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FAIRBANKS - The two members of Alaska's current congressional delegation who were in Washington, D.C., on Sept. 11, 2001, personally experienced a bit of the fear and confusion created by the terrorist attacks.
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Five years later, with more security legislation in the works and with warfare continuing in Iraq and Afghanistan, the attacks are still shaping their lives as legislators.
Rep. Don Young was being driven into his office from his house in northern Virginia when a former aide, C.J. Zane, called him with the news of the World Trade Center jet strikes. "About that time, they hit the Pentagon so we turned right around and came back home," the congressman told reporters in a phone call later that day.
Sen. Ted Stevens had just stepped into his Capitol Hill offices when the jets hit. With rumors of another plane in the air, he followed instructions and also drove to his house, in northwest Washington. The trip, normally 15 minutes, took him more than two hours.
"I did think I might run out of gas, I was stalled so long," the Republican senator told reporters.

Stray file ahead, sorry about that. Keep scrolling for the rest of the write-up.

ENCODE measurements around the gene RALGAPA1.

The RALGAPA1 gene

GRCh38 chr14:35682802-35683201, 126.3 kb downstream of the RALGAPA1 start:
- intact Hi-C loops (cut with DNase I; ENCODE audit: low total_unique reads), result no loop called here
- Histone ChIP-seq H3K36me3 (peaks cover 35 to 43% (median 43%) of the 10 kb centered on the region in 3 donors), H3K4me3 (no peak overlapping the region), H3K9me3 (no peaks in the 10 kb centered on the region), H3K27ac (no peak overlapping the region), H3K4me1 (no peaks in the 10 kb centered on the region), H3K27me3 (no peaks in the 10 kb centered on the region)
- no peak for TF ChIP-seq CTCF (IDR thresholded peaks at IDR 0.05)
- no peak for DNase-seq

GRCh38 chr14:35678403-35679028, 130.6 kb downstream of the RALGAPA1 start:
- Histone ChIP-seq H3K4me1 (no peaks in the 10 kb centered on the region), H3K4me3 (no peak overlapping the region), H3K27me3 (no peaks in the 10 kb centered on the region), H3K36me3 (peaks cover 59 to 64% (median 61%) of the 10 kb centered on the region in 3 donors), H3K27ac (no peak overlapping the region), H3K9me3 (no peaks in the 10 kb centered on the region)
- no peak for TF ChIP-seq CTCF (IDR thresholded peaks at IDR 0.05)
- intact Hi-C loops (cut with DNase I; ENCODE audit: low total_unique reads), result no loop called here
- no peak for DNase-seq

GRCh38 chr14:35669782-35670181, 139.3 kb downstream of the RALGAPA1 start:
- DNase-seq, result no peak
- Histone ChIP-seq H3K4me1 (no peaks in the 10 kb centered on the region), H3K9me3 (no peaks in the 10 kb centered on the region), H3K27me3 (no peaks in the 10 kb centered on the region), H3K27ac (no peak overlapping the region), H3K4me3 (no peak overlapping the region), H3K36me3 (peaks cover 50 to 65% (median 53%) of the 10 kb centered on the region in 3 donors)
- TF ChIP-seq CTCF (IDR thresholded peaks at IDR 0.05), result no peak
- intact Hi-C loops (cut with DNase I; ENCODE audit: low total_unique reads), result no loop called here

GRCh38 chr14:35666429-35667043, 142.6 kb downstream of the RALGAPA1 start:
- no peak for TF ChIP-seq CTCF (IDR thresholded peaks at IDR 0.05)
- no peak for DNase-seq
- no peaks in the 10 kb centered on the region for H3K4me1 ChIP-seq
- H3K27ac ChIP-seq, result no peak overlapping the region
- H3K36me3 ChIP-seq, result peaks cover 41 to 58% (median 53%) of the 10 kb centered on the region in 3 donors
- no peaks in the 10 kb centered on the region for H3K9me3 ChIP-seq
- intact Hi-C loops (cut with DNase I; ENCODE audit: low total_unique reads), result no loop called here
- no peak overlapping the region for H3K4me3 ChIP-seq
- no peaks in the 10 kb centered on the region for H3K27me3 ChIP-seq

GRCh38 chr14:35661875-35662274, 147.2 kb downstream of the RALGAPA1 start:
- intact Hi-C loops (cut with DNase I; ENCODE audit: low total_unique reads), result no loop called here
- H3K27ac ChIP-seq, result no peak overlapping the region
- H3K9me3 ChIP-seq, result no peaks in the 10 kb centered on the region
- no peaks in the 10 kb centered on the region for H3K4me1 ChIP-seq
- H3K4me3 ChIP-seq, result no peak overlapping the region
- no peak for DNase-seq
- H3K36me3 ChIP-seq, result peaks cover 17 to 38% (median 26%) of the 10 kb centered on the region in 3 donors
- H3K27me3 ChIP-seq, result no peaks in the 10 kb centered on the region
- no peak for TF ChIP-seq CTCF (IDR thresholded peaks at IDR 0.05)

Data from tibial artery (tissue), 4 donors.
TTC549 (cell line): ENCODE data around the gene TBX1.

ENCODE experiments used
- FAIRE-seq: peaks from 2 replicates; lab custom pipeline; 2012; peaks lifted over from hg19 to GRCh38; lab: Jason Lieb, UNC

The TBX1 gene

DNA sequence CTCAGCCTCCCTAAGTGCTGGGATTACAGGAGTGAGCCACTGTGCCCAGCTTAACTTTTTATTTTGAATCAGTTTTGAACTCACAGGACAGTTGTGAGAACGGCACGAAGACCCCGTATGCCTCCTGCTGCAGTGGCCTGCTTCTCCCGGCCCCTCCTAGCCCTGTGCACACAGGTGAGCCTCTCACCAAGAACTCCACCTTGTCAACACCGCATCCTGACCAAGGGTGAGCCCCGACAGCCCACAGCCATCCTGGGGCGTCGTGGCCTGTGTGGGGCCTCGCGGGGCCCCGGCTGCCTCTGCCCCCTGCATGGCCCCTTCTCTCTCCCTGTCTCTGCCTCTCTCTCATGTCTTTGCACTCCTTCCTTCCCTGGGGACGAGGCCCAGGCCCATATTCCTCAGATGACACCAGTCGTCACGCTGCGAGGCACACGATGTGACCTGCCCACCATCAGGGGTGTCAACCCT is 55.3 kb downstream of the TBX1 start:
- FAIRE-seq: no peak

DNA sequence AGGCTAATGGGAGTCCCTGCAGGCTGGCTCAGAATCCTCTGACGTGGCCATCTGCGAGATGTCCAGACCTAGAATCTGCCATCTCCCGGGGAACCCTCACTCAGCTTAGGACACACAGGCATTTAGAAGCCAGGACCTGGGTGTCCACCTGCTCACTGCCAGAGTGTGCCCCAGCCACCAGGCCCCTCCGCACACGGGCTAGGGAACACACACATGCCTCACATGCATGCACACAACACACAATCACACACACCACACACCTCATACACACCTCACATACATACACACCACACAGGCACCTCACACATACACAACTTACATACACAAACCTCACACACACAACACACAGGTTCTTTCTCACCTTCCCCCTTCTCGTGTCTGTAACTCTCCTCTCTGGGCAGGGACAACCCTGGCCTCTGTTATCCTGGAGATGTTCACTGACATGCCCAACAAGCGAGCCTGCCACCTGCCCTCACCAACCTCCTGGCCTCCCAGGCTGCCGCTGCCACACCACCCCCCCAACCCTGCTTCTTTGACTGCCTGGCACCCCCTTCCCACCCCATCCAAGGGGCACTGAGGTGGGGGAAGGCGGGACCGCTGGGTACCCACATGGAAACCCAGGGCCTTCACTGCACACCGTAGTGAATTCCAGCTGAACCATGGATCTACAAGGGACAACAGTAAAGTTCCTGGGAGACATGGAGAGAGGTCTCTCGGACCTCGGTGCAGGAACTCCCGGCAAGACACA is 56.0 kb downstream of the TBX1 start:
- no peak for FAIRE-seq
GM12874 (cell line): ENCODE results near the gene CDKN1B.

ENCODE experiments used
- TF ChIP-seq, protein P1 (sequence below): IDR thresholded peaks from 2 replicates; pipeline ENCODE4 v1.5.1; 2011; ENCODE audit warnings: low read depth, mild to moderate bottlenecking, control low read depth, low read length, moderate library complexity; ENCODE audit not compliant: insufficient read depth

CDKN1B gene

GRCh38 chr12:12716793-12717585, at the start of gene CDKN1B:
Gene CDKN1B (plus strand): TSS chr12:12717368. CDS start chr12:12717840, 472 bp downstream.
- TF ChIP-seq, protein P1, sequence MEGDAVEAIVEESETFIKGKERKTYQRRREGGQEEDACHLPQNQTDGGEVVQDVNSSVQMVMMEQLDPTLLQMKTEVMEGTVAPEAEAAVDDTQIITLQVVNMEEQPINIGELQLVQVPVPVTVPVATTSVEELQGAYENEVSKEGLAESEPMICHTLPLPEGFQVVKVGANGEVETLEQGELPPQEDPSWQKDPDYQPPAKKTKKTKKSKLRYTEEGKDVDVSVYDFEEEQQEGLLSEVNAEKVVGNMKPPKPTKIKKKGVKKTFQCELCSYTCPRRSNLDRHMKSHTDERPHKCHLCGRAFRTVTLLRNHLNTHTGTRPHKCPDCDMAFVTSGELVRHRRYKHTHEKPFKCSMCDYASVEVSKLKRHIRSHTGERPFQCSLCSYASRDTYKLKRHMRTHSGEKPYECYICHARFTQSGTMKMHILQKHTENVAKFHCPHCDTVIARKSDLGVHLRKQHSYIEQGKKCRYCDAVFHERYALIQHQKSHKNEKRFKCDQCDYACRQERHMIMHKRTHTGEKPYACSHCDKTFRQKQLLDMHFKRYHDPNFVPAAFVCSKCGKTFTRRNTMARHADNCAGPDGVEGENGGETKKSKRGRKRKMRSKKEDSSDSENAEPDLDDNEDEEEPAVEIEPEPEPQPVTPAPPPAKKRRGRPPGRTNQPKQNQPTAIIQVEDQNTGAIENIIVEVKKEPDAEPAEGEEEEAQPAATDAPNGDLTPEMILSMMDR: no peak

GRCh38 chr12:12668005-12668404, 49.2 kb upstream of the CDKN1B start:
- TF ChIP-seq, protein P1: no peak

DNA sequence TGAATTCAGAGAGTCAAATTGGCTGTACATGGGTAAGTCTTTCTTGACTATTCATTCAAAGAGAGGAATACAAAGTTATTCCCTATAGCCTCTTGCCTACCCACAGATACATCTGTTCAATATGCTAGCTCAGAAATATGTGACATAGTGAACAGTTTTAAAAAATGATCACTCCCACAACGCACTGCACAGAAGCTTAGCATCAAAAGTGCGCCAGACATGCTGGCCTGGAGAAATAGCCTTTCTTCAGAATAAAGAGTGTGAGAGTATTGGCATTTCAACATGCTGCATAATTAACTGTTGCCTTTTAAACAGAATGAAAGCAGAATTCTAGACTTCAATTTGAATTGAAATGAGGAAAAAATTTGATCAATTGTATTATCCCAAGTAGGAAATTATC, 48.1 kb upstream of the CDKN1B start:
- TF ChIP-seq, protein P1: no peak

Stevens, in an interview Friday, said the terrorist attacks still reverberate in Congress.
"Even today on the floor of the Senate, we have the port security bill and the railroad security bill, joined together - three committees forgetting about jurisdictional differences and trying to add to the powers of the people who are trying to keep those areas of our economy safe and free of terrorism," he said.
Young has criticized the USA Patriot Act, the most high-profile piece of legislation that Congress passed in reaction to the attacks. Nevertheless, he also said Friday that the work to secure the country must go on.
"I will continue to do everything in my legislative power to support this nation's efforts against this faceless enemy," Young said in a statement released by his office. Young is chairman of the House Transportation Committee through the end of this year and holds a senior position on the House Homeland Security Committee.
Stevens, who supported the Patriot Act, said he believes the country has dealt well with the new threat of terrorism. Other nations, including those in Europe and the Middle East, have suffered for decades from terrorist acts, but the United States so far has not followed that pattern, he said.
"We've been fortunate in that we have tried to meet the terrorists abroad rather than have them come here to change our life any more," he said.